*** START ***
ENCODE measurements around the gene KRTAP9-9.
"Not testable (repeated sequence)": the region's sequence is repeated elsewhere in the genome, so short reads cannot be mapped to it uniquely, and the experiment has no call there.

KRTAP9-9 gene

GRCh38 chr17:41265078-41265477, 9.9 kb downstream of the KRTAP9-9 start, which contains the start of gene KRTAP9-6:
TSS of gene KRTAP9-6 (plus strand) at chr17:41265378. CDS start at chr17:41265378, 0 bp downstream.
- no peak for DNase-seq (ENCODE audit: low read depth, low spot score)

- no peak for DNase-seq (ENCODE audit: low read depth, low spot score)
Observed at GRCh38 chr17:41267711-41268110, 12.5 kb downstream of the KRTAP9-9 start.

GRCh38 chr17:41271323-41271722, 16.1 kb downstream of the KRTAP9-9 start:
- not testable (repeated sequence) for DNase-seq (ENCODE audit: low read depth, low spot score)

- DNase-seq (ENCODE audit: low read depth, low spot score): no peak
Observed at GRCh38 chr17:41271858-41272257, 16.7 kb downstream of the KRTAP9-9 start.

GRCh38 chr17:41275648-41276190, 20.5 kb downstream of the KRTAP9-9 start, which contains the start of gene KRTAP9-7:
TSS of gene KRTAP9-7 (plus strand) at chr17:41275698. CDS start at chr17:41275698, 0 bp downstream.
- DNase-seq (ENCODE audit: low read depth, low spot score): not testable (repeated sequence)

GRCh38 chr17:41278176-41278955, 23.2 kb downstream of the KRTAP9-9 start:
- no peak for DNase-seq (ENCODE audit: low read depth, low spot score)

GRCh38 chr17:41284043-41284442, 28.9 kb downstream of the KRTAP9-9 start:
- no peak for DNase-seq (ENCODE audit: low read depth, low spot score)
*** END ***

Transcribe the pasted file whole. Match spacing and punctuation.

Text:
ENCODE measurements around the gene KRTAP9-9.
"Not testable (repeated sequence)": the region's sequence is repeated elsewhere in the genome, so short reads cannot be mapped to it uniquely, and the experiment has no call there.

KRTAP9-9 gene

GRCh38 chr17:41265078-41265477, 9.9 kb downstream of the KRTAP9-9 start, which contains the start of gene KRTAP9-6:
TSS of gene KRTAP9-6 (plus strand) at chr17:41265378. CDS start at chr17:41265378, 0 bp downstream.
- no peak for DNase-seq (ENCODE audit: low read depth, low spot score)

- no peak for DNase-seq (ENCODE audit: low read depth, low spot score)
Observed at GRCh38 chr17:41267711-41268110, 12.5 kb downstream of the KRTAP9-9 start.

GRCh38 chr17:41271323-41271722, 16.1 kb downstream of the KRTAP9-9 start:
- not testable (repeated sequence) for DNase-seq (ENCODE audit: low read depth, low spot score)

- DNase-seq (ENCODE audit: low read depth, low spot score): no peak
Observed at GRCh38 chr17:41271858-41272257, 16.7 kb downstream of the KRTAP9-9 start.

GRCh38 chr17:41275648-41276190, 20.5 kb downstream of the KRTAP9-9 start, which contains the start of gene KRTAP9-7:
TSS of gene KRTAP9-7 (plus strand) at chr17:41275698. CDS start at chr17:41275698, 0 bp downstream.
- DNase-seq (ENCODE audit: low read depth, low spot score): not testable (repeated sequence)

GRCh38 chr17:41278176-41278955, 23.2 kb downstream of the KRTAP9-9 start:
- no peak for DNase-seq (ENCODE audit: low read depth, low spot score)

GRCh38 chr17:41284043-41284442, 28.9 kb downstream of the KRTAP9-9 start:
- no peak for DNase-seq (ENCODE audit: low read depth, low spot score)